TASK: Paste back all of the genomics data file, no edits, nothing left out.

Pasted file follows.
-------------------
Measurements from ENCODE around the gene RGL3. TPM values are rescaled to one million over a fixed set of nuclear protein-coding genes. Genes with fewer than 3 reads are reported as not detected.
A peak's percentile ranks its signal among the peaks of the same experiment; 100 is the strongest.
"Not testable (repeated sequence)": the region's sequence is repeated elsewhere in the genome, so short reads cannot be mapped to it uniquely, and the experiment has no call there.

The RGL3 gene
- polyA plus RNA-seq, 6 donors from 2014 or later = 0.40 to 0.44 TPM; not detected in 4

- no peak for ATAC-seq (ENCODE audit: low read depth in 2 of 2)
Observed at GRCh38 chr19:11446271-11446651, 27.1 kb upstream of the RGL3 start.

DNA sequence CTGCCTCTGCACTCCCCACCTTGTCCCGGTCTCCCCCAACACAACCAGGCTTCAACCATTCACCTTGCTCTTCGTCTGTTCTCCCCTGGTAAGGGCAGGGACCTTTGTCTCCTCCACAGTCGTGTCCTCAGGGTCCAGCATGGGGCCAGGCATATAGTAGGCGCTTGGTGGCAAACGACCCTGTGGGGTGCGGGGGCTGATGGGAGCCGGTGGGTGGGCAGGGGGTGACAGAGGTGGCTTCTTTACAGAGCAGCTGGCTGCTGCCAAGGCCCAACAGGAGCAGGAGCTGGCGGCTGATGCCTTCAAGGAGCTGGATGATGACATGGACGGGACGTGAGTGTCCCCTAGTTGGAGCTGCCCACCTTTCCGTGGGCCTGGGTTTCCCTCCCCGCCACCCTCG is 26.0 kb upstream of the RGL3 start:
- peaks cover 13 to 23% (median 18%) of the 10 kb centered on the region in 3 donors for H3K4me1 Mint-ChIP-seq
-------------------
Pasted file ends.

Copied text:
Measurements from ENCODE around the gene RGL3. TPM values are rescaled to one million over a fixed set of nuclear protein-coding genes. Genes with fewer than 3 reads are reported as not detected.
A peak's percentile ranks its signal among the peaks of the same experiment; 100 is the strongest.
"Not testable (repeated sequence)": the region's sequence is repeated elsewhere in the genome, so short reads cannot be mapped to it uniquely, and the experiment has no call there.

The RGL3 gene
- polyA plus RNA-seq, 6 donors from 2014 or later = 0.40 to 0.44 TPM; not detected in 4

- no peak for ATAC-seq (ENCODE audit: low read depth in 2 of 2)
Observed at GRCh38 chr19:11446271-11446651, 27.1 kb upstream of the RGL3 start.

DNA sequence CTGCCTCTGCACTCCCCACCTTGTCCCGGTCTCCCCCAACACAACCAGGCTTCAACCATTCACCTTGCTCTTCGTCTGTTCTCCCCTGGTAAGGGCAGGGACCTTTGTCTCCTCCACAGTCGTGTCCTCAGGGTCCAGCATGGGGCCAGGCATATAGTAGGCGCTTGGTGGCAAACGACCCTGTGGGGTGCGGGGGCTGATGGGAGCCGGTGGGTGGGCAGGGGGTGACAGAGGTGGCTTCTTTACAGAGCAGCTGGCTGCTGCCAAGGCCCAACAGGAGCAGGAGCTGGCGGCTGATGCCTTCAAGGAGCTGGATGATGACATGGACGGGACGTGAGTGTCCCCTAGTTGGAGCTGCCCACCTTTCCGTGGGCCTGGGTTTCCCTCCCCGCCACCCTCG is 26.0 kb upstream of the RGL3 start:
- peaks cover 13 to 23% (median 18%) of the 10 kb centered on the region in 3 donors for H3K4me1 Mint-ChIP-seq